Woodland had made bogey just three times in the first two rounds and did not have any doubles or triples.
Before getting to how he carded a 7, let’s look at what he did up to that point.
He put himself in danger of carding a double on the second hole after pulling his tee shot just enough for his ball to nestle deep into a thick rough with a slight downhill lie. Woodland needed to hit a crisp enough shot out of the rough to cover the water between him and the green. It didn’t quite make it. It would take a great shot and/or putt from 137 yards to avoid a double. Woodland stuck it to 12 inches and tapped in for a bogey. Kopeka birdied the first two holes to take the lead.
“It’s hard to make big numbers,” Woodland said. “On the second hole, when I hit it in the water, that was a big boost to knock it in there tight and only make bogey. You don’t want to give back too many shots out here.”
Woodland immediately recovered the stroke he lost to par by draining a 19-foot birdie putt on No. 3 to move back into a tie with Koepka, who birdied No. 5 to regain sole possession of the lead. They both birdied No. 8 and Koepka birdied 9 to card a 30 on the front. Woodland missed the ninth green to the right and popped up his chip out of the deep rough, leaving himself a 12-footer that he left short.
Just like that, he was three strokes off the lead, his deficit about to swell to six.
How did it happen?
Woodland hammered his tee shot 312 yards down the left side of the fairway. He and his caddie read their yardage books, and as Woodland pulled a club out of the bag, he looked uneasily up at the trees to gauge the wind.
He put a beautiful swing on it, ending with a pose that would make a perfect photo in a book on golf fundamentals on the page showing what a finish is supposed to look like. One problem: It ended in the bunker in front of the green in a bit of a downhill lie.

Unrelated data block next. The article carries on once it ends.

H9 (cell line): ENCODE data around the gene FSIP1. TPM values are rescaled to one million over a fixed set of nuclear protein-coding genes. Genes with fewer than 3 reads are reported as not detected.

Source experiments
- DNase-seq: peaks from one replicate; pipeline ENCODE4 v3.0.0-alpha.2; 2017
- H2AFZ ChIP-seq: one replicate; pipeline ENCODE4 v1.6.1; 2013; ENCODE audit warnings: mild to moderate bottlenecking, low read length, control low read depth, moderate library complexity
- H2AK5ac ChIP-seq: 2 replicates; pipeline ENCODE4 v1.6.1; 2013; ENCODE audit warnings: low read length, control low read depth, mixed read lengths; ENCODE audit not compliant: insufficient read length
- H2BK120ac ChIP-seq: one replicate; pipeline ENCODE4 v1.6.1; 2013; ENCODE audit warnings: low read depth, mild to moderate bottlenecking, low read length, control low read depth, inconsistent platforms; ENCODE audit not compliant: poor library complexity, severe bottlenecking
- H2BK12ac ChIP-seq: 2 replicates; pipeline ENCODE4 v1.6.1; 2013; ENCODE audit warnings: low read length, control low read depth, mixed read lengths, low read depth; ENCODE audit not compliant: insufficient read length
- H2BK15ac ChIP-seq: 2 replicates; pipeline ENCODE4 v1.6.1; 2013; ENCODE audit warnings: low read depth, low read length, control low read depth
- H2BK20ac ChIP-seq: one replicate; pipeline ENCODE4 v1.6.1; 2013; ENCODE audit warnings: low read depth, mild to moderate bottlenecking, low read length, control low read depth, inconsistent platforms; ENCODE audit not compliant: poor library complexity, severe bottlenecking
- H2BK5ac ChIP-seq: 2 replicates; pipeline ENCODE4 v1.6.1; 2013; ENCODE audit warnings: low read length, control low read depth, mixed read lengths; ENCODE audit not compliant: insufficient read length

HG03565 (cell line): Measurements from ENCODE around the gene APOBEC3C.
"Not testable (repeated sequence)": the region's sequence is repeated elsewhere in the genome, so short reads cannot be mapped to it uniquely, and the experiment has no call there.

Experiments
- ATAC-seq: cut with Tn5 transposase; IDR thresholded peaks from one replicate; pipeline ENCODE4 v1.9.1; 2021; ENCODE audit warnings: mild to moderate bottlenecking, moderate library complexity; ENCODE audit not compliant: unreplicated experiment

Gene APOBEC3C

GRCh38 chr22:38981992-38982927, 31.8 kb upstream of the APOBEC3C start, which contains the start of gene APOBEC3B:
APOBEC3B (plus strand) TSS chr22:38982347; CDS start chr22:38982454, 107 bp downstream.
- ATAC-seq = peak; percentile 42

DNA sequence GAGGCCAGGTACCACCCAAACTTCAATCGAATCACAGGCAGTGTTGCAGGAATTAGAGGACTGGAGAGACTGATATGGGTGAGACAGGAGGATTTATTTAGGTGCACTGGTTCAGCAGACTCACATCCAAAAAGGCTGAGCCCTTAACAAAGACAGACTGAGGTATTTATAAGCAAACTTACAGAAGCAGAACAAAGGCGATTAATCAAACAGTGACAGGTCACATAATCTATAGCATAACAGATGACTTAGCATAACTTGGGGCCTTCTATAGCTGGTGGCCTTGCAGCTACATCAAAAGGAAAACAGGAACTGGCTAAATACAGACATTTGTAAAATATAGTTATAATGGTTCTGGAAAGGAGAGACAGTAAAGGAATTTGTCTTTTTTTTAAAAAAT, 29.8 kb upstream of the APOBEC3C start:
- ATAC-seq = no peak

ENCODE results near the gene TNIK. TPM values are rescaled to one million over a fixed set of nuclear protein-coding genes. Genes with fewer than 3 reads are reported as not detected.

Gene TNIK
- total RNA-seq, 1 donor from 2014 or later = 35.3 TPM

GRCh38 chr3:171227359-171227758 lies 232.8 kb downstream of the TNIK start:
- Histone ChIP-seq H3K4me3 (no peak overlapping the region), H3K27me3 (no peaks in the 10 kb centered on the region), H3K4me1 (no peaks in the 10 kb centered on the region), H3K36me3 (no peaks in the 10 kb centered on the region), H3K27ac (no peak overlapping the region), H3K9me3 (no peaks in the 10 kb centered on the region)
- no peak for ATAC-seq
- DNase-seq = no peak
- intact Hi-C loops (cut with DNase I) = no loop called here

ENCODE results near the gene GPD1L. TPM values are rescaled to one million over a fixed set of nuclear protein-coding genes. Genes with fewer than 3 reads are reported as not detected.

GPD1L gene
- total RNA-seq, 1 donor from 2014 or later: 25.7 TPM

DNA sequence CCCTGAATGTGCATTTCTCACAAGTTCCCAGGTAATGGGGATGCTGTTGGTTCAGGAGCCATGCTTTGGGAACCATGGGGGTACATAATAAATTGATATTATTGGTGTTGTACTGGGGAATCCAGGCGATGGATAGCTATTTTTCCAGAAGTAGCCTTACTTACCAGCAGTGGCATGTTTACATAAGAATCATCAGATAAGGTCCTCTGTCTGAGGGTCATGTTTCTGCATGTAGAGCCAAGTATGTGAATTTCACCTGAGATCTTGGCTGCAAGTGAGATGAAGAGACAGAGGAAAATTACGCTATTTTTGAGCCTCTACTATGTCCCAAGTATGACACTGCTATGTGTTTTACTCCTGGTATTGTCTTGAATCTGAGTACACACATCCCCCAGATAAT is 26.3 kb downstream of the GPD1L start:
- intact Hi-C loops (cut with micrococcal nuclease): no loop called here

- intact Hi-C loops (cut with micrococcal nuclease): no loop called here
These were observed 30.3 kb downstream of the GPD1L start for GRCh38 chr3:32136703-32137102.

Woodland said he “tried to get a little too cute” with it and blasted it into the bunker behind the green, and “unfortunately did the same thing again,” and blasted it back into the original trap, which had not been raked after Kisner hit out of it. This time, Woodland’s shot landed on grass, on the upslope in front of the green, 44 feet from the pin. He chipped it to eight inches and tapped in for a triple.
I asked Woodland if he might have needed one more club for his second shot.
“No, I just needed to hit it a little bit harder,” Woodland said. “I was just trying to hit it 185 yards and obviously hit it 180 yards, but I think the wind switched on us a little bit. I hit the shot how I wanted to and just came up short.”
Woodland put it behind him and made birdie putts of 13 and 6 feet on 12 and 14, and missed birdie putts of 10 feet and 9 feet on 11 and 13. He missed 15-foot birdie putts on 15 and 16 and reached 17, a par 5, in two, but three-putted from 42 feet, leaving the first putt 11 feet short.
Woodland and the rest of the field are chasing Koepka, who has won the past two U.S. Opens. If not for Woodland’s triple on 10, they would be co-leaders, which would have really confused those fans who routinely mistake them for each other.
“Yeah, it’s happened quite a bit,” Woodland said. “I get it all the time, so I’m used to it by now. Playing together too, you think they could get it right, but I … guess we’re built pretty similar. Hopefully, I’m in his position tomorrow.”